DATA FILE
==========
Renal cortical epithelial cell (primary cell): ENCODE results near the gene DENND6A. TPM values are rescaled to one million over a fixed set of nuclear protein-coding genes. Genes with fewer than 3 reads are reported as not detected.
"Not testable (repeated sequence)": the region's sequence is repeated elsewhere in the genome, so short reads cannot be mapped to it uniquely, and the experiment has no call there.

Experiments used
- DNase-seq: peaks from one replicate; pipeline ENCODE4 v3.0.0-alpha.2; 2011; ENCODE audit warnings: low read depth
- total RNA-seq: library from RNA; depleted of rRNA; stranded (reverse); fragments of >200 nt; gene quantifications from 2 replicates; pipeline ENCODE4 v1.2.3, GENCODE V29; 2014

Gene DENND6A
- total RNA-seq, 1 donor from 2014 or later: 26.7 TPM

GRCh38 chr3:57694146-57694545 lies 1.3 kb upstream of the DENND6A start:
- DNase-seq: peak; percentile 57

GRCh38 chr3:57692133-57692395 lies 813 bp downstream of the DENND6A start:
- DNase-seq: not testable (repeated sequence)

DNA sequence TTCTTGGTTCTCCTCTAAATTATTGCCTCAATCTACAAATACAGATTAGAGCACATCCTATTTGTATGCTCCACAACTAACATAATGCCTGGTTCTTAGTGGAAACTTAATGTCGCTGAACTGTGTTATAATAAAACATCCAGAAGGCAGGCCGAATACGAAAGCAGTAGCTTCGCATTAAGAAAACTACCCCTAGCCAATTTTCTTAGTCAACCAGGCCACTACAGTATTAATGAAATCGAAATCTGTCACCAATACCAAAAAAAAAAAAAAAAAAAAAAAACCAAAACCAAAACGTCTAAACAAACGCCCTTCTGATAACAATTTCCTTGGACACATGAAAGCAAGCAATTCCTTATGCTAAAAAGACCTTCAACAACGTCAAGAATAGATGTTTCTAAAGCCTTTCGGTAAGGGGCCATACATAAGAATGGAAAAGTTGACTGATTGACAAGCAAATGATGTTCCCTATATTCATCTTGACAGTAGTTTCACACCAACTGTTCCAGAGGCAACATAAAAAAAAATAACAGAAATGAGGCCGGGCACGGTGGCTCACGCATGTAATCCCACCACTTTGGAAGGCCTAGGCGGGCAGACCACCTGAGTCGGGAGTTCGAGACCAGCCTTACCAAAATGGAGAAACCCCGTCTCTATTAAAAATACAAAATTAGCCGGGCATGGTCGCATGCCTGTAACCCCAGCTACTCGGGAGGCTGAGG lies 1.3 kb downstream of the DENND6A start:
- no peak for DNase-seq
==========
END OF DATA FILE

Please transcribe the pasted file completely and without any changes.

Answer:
Renal cortical epithelial cell (primary cell): ENCODE results near the gene DENND6A. TPM values are rescaled to one million over a fixed set of nuclear protein-coding genes. Genes with fewer than 3 reads are reported as not detected.
"Not testable (repeated sequence)": the region's sequence is repeated elsewhere in the genome, so short reads cannot be mapped to it uniquely, and the experiment has no call there.

Experiments used
- DNase-seq: peaks from one replicate; pipeline ENCODE4 v3.0.0-alpha.2; 2011; ENCODE audit warnings: low read depth
- total RNA-seq: library from RNA; depleted of rRNA; stranded (reverse); fragments of >200 nt; gene quantifications from 2 replicates; pipeline ENCODE4 v1.2.3, GENCODE V29; 2014

Gene DENND6A
- total RNA-seq, 1 donor from 2014 or later: 26.7 TPM

GRCh38 chr3:57694146-57694545 lies 1.3 kb upstream of the DENND6A start:
- DNase-seq: peak; percentile 57

GRCh38 chr3:57692133-57692395 lies 813 bp downstream of the DENND6A start:
- DNase-seq: not testable (repeated sequence)

DNA sequence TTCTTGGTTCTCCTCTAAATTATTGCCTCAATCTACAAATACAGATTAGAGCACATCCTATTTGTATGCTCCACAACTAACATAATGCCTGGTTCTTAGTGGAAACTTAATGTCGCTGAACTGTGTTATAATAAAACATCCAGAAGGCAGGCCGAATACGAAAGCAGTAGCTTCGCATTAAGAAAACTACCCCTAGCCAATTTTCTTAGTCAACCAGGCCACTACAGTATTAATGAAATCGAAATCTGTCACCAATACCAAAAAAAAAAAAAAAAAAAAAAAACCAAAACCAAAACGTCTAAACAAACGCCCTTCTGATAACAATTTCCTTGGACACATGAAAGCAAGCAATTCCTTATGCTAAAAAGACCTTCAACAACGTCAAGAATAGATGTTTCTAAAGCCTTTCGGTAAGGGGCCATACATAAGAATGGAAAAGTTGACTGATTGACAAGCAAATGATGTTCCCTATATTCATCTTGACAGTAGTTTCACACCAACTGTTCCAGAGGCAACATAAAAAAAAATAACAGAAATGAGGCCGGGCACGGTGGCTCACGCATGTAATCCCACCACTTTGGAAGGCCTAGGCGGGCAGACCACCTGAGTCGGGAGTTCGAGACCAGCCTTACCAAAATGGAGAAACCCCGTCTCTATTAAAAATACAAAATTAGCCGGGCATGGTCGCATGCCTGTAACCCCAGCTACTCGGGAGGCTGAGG lies 1.3 kb downstream of the DENND6A start:
- no peak for DNase-seq